False Flags & The Fallen


It takes a lot of planning to fit the First World War in between Sunday’s closing ceremony for the Stolenwealth Games and tonight’s televised independence debate between Alex Salmond and Alistair Darling.

The juxtaposition may give cause for thought.  Scotland’s choice seems to lie between two visions of Europe.  On the one hand, it can become a modern, pragmatic, Nordic-style social democracy whose guiding light is the common weal and not the enrichment of the slyest.  On the other, it can remain part of the one centralised monarchical empire in Europe that was not toppled by the events that began a century ago.  Choose well: the same class of inbred twits whose inept diplomacy launched that war is still at the helm.
That much is evident from the handling of the anniversary.  The focus is on British and colonial casualties, with little attempt at reaching out to understand realities shared with the ‘enemy’.  Tactics and trauma will be the thing, not the bigger picture, which is way too much of an embarrassment.  But gloriously, needlessly dead is gloriously, needlessly dead: what does nationality have to do with it?  The silo mentality is what wins, loaded to overflowing with our selective remembering.
What do we remember?  And why?  Yes, you, small child with no memory of the last century, let alone of its wars.  What must you never forget of the experiences you never had?  The lessons of history?  We mark the centenary of the war to end war with yet more war.  The sacrifices that must never be thought to have been in vain?  Heresy it may be to say but was the post-war world a better world?  Was it all ‘homesfit for heroes’?  How many of the social and political changes that did occur were going to occur anyway?  Was it all for nothing then?  Quite possibly, but you won’t hear the twits admitting it.
One huge consequence of 1914-18 was to militarise the anti-London struggle in Ireland to an unprecedented degree.  Should Scotland vote ‘Yes’ it will be worth watching the Scottish reaction to any dirty tricks or delaying tactics from Westminster, now that a new generation of Scots soldiers have battle experience in Iraq and Afghanistan.  A worried establishment this week finally conceded ‘devo-max’, the option they wouldn’t allow on the ballot paper.  Can any but a fool trust the London parties’ final desperate offer of further powers?  Too little, too vague and far, far too late to make any difference.  But presumably requiring another confirmatory referendum before implementation – since no-one will announce the details – and so to be kicked into the long grass in the meantime.  No SNP gains at Westminster next May?  Oh well, it’s a changed world, so never mind what we promised.  It wasn’t exactly binding, was it?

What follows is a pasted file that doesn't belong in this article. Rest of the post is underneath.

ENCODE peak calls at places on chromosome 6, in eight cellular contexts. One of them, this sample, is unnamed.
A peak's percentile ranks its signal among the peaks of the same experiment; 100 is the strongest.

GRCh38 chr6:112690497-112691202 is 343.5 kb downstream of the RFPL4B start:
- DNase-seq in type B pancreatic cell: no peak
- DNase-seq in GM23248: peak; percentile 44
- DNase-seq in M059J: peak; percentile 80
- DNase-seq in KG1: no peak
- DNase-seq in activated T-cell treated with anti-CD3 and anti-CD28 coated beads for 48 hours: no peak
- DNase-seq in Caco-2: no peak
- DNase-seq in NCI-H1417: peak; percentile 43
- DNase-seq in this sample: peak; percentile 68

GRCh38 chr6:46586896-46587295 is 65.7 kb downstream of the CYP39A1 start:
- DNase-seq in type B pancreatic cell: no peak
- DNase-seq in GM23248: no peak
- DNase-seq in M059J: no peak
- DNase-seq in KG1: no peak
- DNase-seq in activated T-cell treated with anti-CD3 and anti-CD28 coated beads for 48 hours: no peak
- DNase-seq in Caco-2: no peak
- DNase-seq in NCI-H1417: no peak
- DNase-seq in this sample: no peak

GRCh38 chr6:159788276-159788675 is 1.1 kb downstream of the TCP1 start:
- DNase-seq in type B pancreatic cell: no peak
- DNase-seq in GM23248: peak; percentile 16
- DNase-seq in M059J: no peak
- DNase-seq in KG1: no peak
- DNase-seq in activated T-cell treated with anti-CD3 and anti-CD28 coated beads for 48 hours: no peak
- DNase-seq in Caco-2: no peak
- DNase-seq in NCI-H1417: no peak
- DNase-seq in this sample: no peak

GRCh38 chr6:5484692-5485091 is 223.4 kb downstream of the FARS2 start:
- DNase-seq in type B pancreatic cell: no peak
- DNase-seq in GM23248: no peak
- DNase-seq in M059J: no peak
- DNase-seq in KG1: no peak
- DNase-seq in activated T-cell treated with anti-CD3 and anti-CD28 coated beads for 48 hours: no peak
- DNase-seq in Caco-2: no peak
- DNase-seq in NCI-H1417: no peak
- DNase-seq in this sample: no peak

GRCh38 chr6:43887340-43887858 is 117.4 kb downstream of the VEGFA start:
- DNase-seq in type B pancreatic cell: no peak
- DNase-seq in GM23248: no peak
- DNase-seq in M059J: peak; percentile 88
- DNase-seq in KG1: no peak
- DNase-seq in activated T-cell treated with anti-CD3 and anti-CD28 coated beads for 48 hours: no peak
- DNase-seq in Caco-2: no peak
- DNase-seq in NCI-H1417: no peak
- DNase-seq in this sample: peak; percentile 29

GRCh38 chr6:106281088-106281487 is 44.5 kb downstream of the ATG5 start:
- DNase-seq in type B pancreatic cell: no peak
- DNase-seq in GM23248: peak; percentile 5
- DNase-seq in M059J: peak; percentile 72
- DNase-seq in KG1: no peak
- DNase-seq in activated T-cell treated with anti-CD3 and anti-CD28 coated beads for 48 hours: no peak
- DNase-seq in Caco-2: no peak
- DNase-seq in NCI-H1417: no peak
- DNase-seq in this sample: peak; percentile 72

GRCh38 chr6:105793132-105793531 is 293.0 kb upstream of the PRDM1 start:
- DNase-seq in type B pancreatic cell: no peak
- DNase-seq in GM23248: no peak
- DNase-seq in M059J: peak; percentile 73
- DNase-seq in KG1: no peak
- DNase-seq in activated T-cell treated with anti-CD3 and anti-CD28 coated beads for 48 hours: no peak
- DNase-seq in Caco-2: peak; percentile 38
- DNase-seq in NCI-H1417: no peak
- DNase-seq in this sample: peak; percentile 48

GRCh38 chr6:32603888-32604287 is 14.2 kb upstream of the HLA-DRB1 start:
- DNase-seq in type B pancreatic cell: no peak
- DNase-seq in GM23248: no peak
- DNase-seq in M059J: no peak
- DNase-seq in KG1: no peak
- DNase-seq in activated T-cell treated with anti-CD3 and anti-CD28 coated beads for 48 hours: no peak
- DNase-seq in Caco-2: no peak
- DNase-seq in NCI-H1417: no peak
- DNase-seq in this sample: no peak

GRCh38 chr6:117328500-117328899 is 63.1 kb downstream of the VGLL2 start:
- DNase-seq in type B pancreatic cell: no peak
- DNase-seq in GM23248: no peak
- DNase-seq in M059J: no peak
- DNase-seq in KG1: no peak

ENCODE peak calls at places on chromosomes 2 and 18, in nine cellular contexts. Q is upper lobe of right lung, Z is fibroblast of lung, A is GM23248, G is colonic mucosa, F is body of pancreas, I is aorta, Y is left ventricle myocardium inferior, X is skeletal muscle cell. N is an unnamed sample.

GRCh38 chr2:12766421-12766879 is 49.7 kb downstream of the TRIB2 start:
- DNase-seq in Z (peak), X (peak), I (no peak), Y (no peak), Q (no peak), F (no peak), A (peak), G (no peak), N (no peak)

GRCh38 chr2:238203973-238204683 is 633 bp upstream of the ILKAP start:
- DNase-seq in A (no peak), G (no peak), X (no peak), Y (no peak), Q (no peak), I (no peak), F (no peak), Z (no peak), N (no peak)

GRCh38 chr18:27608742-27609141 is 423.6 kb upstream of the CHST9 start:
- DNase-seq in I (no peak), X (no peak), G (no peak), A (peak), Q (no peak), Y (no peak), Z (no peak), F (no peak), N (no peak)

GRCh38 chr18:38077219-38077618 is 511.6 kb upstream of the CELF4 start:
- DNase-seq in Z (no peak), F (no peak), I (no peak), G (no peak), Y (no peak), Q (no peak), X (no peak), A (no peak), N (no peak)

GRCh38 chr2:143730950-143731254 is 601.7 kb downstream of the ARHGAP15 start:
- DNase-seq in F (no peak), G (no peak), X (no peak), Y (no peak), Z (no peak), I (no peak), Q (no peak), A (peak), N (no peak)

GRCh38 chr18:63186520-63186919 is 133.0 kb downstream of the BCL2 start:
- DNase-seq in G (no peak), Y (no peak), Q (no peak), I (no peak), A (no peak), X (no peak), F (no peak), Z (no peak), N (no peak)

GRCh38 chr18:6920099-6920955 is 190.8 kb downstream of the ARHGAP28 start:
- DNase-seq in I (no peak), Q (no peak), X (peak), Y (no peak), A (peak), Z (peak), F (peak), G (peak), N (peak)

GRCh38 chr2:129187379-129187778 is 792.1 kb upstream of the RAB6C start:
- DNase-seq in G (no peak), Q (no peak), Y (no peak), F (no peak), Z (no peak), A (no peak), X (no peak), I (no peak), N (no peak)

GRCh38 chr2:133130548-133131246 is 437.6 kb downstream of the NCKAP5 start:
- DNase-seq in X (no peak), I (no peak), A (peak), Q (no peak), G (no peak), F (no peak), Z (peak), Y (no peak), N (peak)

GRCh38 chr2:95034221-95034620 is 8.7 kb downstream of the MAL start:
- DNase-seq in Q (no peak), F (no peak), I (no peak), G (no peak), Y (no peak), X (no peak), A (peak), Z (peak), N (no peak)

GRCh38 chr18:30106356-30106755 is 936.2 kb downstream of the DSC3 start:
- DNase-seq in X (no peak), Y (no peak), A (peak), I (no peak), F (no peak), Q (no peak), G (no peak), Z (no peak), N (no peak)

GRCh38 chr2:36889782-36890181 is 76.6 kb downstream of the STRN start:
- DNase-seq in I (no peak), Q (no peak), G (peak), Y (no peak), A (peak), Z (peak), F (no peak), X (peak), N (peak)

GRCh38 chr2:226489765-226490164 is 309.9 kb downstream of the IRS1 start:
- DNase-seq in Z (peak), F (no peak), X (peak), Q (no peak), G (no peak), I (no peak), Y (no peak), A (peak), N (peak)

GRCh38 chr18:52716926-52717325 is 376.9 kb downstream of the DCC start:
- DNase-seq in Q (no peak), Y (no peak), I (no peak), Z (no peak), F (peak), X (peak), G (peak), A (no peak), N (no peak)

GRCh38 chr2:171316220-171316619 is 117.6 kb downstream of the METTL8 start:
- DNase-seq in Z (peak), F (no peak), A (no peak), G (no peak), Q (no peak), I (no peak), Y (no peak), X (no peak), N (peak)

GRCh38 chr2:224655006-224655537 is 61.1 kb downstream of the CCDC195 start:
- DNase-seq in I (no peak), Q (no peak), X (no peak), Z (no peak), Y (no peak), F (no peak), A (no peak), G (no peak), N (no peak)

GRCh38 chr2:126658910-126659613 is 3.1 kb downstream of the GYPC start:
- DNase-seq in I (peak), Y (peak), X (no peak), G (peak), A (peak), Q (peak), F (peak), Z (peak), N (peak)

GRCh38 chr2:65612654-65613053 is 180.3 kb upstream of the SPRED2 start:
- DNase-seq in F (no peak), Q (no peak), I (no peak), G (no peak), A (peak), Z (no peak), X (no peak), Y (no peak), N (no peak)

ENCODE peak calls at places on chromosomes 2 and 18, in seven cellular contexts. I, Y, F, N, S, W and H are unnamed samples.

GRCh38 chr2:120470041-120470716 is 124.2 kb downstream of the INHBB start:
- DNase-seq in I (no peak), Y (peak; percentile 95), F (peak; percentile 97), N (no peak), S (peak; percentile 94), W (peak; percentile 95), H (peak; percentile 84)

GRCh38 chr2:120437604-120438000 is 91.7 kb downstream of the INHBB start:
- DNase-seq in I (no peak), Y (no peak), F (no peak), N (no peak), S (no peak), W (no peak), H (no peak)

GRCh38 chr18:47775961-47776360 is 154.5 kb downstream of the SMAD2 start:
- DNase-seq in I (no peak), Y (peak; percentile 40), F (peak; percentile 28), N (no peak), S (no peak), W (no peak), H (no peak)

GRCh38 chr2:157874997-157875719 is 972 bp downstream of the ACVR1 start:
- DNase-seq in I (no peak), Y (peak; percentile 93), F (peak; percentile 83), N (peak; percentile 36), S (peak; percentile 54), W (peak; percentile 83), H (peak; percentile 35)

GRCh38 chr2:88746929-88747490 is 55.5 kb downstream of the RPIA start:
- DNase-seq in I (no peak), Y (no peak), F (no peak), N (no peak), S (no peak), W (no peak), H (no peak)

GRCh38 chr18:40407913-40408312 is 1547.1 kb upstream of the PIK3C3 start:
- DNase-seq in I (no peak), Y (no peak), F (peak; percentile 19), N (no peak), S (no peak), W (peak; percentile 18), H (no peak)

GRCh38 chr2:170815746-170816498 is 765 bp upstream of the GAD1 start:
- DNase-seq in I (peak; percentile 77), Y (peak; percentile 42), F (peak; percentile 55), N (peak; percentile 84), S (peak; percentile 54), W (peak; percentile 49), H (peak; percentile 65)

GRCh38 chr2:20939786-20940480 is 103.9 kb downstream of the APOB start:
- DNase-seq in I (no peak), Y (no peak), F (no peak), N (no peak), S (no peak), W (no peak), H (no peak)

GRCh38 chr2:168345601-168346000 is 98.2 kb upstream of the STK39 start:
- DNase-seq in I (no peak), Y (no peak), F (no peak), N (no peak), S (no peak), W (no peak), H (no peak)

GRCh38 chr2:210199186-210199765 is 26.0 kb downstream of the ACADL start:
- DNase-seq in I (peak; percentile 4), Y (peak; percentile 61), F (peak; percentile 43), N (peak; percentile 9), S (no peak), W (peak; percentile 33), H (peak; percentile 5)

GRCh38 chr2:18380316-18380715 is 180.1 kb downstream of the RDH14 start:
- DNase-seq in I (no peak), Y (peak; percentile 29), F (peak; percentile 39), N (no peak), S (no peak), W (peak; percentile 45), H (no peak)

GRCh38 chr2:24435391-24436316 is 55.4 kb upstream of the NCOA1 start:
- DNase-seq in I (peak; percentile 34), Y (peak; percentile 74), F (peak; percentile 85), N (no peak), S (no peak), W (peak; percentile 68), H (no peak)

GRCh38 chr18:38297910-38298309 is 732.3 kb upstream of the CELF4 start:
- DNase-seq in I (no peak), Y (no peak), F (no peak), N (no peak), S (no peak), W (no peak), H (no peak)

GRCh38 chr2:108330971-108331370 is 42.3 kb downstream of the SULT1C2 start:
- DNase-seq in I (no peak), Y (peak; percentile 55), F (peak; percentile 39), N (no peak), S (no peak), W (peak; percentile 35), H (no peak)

In Wessex, we have our own regional recollections of service in the First World War.  The 43rd (Wessex) Infantry Division spent the war in India and the Middle East (as apparently did the duplicate 45th (2nd Wessex)).  The Wessex county regiments saw action both on the Western Front and across the Mediterranean and Middle East.  Military leaders seemingly understand the motivating power of the Wessex name rather better than their civilian counterparts who struggle to breathe life into ‘The South West’ and ‘The South East’.  Or is that an over-simplification?  Do the civilians know exactly what they’re up to?  The Wessex name has been well-used by the military: for the Wessex Brigade, the Wessex Division, the Wessex Regiment, the Royal Wessex Yeomanry, even HMS Wessex.  But the British Army is not a democracy: Wessex patriotism is fine when confined to cap-badges but not so fine when it gets political.  That’s when it becomes less of an asset and more of a threat.  To take a Welsh analogy: a male voice choir at the Albert Hall singing ‘God Bless The Prince of Wales’ is one thing; Plaid Cymru is another; the Free Wales Army something else again.
In 1997 we held a strategy conference in Reading.  One of the questions we sought to answer was: where should we look for allies?  The Army’s record on Wessex looked promising but even in terms of Wessex as a purely cultural project it would be self-limiting.  It’s not a pride of place that comes from below but from above.  At its heart is loyalty to the Crown, not loyalty to the land.  Since it’s ‘their’ army, not ‘ours’, it’s more likely to end up part of the problem, not of the solution.  A London fist in a Wessex glove.  A sustainable future won’t lie with yet more wars for global domination beneath the Union Jack or Le Tricolore but in a Europe at peace with itself and the world, the Europe of a Hundred Flags.  Are we closer to it than we were in 1914?  Only time will tell.

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